Among the many annual filings due for businesses, one that can be overlooked is the New Jersey annual lobbying report. This filing, which must be filed with ELEC by February 15, 2024, covers New Jersey lobbying activities that occurred during 2023.
The specific form that must be filed depends on the nature of the activities, but the general rule is that any business that spent more than $2,500 in 2023 on lobbying expenses must file a lobbying report. This includes paying in-house lobbyists (referred to as Governmental Affairs Agents under New Jersey law), retaining an outside lobbying firm, or engaging in grassroots lobbying. A brief overview of the major annual-report forms follows below.
ELEC Form L1-L – This form is used by a business entity that employs in-house lobbyists, or that retains multiple outside lobbying firms. It discloses expenditures made for the purpose of lobbying.
ELEC Form L1-A – This form is used by a lobbying firm to report its receipts and clients. Detailed descriptions of the lobbying focus (for example, the specific bill or regulation that is the subject of the lobbying activity) are reported not on the annual report, but on the quarterly reports filed by each individual lobbyist.
ELEC Form L1-G – This form is used by a business entity whose only lobbying activity is grassroots lobbying. If there were both direct and grassroots lobbying during 2023, then the business entity must file Form L1-L.
ELEC Form L-2 – This form is used by a business entity whose only lobbying activity is the retention of one outside lobbying firm. In that scenario, the full financial picture of the business entity’s lobbying can be viewed on the lobbying firm’s report, and this form essentially tells ELEC and the public that the business entity designates the lobbying firm to file on behalf of the business entity.
One common error that occurs is related to Form L-2. A business entity can sometimes believe that it doesn’t have a filing obligation, and that its outside lobbying firm will handle the filing. However, as mentioned above, even if Business ABC’s only 2023 lobbying activity is hiring Lobbying Firm XYZ, Business ABC still needs to file the one-page Form L-2.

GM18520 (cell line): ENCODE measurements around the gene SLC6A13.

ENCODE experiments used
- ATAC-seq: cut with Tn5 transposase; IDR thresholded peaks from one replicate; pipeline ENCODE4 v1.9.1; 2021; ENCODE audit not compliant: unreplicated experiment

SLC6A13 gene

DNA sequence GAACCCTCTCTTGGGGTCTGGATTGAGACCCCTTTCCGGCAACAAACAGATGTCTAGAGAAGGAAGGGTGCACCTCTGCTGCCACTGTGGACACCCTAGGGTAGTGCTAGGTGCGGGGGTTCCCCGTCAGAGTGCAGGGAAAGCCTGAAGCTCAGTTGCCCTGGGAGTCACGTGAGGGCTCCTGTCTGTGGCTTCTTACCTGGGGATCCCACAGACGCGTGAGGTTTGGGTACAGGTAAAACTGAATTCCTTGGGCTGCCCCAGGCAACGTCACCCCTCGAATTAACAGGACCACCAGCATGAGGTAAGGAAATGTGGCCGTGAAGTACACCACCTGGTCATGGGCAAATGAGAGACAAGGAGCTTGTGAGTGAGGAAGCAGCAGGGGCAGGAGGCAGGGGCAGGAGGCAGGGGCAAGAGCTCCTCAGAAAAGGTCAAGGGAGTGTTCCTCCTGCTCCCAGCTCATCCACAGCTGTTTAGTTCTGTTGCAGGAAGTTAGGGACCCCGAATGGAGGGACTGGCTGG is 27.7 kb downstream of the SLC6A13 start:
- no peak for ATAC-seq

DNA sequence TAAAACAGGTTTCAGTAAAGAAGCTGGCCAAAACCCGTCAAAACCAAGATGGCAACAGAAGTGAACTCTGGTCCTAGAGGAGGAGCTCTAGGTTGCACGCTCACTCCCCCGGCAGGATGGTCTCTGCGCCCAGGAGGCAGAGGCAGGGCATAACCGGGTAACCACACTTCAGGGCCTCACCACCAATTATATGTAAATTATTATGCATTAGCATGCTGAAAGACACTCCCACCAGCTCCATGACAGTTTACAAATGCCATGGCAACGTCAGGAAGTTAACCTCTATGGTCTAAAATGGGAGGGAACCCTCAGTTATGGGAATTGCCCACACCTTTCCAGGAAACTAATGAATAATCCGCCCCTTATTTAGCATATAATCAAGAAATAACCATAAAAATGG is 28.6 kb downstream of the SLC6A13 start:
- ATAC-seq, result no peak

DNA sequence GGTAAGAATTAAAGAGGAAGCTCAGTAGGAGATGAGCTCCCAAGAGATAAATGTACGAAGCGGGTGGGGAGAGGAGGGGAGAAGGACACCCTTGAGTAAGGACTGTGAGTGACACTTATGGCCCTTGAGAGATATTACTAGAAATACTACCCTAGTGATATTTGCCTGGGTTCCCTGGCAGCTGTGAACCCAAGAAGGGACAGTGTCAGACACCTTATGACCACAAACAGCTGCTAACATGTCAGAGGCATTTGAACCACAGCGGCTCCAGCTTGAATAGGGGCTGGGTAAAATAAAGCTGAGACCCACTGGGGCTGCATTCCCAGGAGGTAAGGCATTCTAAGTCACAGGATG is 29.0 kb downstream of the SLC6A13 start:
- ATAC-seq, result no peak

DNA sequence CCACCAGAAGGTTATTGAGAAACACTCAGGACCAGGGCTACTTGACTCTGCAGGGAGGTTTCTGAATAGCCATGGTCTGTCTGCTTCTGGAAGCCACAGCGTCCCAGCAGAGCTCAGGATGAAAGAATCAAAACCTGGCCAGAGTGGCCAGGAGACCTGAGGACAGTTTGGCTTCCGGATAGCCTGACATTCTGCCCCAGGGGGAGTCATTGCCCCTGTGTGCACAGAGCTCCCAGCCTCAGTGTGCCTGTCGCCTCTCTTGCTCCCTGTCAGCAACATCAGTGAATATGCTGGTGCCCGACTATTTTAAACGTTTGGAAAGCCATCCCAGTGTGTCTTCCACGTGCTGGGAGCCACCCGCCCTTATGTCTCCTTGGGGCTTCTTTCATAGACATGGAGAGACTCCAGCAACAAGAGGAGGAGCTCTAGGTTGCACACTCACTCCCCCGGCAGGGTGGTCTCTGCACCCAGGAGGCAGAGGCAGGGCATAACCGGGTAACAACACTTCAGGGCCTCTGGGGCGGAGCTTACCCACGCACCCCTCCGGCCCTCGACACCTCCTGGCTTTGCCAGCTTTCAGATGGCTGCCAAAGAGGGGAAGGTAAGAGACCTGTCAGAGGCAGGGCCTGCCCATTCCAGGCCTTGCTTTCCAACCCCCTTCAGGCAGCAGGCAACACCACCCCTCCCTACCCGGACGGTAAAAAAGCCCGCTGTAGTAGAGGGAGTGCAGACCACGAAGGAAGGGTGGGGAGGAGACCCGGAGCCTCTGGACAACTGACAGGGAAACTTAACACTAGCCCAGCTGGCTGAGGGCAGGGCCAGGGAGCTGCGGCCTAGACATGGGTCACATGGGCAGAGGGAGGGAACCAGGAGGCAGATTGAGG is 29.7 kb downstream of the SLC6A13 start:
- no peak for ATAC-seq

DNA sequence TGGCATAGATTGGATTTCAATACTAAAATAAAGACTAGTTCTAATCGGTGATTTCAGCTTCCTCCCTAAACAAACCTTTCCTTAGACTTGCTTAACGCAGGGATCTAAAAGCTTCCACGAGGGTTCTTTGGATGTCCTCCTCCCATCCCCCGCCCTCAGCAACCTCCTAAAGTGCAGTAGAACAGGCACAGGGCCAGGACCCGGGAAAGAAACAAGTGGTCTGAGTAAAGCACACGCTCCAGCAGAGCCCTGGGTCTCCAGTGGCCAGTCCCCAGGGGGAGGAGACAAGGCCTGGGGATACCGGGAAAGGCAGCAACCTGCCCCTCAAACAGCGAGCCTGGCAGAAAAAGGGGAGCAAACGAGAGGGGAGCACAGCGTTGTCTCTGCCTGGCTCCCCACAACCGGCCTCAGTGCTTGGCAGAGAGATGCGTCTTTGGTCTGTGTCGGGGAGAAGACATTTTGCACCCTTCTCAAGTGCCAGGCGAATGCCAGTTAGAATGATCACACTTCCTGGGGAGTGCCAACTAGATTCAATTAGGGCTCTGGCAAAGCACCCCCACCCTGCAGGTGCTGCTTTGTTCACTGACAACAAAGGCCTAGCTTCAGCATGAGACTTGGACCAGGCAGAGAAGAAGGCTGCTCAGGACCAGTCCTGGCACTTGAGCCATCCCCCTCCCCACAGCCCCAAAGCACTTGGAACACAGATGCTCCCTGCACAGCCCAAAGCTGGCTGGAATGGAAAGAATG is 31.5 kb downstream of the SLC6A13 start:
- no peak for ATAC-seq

This is also an opportune moment to ensure that all individuals who met the lobbying-registration threshold (generally, more than 20 hours in a calendar year) have actually registered, paid the annual registration fee, and have filed all quarterly reports. (Non-profits and their individuals are still generally required to register and file reports, but they are exempt from paying the annual registration fee.)
Compliance Tip: New Jersey’s statewide lobbying laws apply only to state-level activities. Lobbying done at the local level in New Jersey is not subject to ELEC’s jurisdiction, and thus not relevant for the annual lobbying disclosure due on February 15. However, businesses and lobbying firms should keep in mind that some local governments in New Jersey have enacted their own lobbying ordinances, which can include registration and reporting at the local level.
Avi D. Kelin is a Partner with Genova Burns LLC, and chairs the firm’s Corporate Political Activity Law and Autonomous Vehicle Law Practices. He regularly assists companies with developing and implementing Political Activity compliance policies and procedures.
This column is for educational and informational purposes only and is not intended and should not be construed as legal advice. It is recommended that readers not rely on this column, but that professional advice be sought for individual matters.